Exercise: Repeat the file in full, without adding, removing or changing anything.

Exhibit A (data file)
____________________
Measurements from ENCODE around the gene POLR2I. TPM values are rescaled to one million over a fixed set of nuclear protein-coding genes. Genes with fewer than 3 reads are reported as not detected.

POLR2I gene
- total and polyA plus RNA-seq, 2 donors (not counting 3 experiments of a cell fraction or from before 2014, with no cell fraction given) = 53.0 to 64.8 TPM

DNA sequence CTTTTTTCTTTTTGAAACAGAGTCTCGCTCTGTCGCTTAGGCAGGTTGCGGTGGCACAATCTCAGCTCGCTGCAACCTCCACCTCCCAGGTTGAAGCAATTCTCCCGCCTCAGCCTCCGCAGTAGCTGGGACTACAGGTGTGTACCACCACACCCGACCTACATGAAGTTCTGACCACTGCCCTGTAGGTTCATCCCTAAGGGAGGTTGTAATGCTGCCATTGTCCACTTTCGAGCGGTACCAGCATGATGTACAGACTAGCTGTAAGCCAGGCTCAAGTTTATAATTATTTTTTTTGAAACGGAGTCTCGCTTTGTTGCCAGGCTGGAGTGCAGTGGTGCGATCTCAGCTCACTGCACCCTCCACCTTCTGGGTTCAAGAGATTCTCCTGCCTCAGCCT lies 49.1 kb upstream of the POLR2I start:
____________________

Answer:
Measurements from ENCODE around the gene POLR2I. TPM values are rescaled to one million over a fixed set of nuclear protein-coding genes. Genes with fewer than 3 reads are reported as not detected.

POLR2I gene
- total and polyA plus RNA-seq, 2 donors (not counting 3 experiments of a cell fraction or from before 2014, with no cell fraction given) = 53.0 to 64.8 TPM

DNA sequence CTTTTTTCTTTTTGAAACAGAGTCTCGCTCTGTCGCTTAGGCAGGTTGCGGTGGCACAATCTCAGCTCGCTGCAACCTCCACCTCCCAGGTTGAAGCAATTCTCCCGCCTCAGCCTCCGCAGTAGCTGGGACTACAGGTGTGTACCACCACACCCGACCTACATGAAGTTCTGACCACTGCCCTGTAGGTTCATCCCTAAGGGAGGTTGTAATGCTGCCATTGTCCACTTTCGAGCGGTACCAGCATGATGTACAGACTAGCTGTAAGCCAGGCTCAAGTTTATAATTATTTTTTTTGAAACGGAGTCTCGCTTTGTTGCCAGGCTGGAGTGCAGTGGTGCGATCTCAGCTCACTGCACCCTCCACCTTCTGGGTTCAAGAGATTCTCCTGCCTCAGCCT lies 49.1 kb upstream of the POLR2I start: